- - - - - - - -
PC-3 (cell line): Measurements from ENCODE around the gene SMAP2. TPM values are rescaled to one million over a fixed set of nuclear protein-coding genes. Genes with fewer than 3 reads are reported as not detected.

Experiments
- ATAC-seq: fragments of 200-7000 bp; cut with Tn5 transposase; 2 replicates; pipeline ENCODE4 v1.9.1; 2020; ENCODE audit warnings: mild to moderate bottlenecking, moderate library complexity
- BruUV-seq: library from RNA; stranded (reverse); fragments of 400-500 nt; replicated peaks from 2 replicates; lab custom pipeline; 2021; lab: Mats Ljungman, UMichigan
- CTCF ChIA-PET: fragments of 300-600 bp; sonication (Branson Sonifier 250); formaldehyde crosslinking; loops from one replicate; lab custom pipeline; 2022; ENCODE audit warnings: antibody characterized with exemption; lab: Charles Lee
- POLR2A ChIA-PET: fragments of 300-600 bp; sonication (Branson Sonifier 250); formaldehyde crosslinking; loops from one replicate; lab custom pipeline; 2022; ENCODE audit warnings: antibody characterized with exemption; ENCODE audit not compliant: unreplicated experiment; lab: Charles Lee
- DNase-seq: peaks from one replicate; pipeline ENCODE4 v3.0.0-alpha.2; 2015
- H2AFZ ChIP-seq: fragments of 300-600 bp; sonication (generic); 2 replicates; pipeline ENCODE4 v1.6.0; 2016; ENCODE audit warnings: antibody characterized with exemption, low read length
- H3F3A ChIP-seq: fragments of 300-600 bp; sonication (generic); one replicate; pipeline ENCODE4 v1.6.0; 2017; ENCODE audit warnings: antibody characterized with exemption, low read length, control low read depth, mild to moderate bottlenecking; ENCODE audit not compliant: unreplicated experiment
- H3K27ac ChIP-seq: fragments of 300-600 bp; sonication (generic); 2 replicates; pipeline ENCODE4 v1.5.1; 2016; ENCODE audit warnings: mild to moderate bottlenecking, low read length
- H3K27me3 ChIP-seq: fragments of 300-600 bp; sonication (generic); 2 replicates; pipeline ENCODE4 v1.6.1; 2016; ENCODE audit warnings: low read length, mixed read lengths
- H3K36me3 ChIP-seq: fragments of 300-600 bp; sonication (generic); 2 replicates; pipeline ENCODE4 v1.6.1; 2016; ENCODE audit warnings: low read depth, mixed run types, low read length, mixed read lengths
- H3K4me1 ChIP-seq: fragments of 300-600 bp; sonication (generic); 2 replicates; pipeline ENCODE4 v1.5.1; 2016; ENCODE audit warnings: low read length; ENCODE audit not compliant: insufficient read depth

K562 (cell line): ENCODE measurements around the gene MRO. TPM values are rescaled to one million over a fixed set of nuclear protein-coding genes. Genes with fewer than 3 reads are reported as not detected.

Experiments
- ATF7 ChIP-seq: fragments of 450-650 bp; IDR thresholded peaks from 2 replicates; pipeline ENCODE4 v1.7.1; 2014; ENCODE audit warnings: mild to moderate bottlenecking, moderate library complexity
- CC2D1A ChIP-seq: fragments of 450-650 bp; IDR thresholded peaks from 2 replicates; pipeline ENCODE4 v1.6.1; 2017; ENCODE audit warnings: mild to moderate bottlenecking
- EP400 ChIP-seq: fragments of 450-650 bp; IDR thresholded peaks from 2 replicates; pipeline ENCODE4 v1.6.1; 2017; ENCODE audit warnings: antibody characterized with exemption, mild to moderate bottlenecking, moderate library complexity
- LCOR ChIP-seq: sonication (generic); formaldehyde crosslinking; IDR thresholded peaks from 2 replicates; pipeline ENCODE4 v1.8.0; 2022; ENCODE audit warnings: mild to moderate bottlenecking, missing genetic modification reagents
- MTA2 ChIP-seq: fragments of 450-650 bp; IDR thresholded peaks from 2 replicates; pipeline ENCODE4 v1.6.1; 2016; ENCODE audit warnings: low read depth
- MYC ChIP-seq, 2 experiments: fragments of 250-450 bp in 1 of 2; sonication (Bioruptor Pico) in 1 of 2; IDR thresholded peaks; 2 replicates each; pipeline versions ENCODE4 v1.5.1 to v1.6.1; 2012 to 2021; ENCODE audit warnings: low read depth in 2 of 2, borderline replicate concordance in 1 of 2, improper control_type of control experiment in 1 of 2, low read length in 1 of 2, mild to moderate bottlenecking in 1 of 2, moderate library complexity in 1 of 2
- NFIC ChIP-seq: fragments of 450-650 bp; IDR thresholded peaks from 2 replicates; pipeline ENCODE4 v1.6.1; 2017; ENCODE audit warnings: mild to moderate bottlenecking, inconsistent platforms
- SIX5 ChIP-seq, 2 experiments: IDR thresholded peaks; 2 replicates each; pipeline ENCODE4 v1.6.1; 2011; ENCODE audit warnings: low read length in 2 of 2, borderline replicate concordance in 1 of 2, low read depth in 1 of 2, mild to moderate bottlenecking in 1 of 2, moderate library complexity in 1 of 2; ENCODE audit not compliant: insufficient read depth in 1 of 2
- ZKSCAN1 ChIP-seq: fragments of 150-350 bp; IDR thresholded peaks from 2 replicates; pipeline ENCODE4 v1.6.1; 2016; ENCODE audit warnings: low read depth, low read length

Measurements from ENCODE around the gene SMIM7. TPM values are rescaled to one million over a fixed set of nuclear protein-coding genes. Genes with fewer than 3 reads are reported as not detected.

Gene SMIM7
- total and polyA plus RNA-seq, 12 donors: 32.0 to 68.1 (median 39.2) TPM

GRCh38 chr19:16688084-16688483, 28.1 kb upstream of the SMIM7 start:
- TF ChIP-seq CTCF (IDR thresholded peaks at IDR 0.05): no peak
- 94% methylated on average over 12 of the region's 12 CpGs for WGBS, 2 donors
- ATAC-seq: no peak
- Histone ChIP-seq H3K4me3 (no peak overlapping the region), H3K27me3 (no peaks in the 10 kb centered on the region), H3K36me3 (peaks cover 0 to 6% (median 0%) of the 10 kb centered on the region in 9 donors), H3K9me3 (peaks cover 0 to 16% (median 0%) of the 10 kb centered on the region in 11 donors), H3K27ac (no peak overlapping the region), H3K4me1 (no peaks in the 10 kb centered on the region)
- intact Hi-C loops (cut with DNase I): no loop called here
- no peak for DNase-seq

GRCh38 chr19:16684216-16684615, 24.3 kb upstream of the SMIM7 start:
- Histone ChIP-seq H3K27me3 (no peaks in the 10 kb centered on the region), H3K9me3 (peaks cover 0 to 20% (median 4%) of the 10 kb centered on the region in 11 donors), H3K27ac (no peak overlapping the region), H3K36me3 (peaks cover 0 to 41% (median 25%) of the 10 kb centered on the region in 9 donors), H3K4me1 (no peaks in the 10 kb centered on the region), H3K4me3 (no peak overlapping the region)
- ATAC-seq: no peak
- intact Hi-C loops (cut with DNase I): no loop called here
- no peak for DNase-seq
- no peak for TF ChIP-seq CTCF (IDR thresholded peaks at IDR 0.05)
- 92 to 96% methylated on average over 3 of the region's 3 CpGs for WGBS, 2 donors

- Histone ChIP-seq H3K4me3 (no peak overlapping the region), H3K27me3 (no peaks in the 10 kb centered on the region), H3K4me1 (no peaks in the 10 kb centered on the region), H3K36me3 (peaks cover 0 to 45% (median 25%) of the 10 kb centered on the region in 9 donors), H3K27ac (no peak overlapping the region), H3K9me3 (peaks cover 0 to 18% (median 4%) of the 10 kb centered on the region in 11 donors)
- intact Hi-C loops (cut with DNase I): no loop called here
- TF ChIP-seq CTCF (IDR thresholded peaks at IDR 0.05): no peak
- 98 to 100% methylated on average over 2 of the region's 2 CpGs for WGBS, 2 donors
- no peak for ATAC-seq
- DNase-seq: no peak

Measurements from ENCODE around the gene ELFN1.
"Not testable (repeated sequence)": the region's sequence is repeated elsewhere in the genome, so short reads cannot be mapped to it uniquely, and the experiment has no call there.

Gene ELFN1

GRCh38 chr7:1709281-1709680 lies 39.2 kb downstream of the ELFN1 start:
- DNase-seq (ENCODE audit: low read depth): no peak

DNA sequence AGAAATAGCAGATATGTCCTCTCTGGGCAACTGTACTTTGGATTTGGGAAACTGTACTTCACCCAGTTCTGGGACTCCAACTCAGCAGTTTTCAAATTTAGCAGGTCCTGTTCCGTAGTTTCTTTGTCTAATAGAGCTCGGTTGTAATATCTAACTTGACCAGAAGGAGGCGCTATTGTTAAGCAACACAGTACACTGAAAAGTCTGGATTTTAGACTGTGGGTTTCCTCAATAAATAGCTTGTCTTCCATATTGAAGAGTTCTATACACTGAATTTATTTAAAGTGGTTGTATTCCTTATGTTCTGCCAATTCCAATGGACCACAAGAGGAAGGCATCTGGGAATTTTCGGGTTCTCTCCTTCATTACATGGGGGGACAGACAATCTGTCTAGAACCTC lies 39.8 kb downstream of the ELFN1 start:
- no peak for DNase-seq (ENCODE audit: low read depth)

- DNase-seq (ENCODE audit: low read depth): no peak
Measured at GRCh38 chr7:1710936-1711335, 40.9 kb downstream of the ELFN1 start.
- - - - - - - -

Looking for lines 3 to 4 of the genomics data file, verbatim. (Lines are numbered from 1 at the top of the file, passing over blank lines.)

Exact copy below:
- ATAC-seq: fragments of 200-7000 bp; cut with Tn5 transposase; 2 replicates; pipeline ENCODE4 v1.9.1; 2020; ENCODE audit warnings: mild to moderate bottlenecking, moderate library complexity
- BruUV-seq: library from RNA; stranded (reverse); fragments of 400-500 nt; replicated peaks from 2 replicates; lab custom pipeline; 2021; lab: Mats Ljungman, UMichigan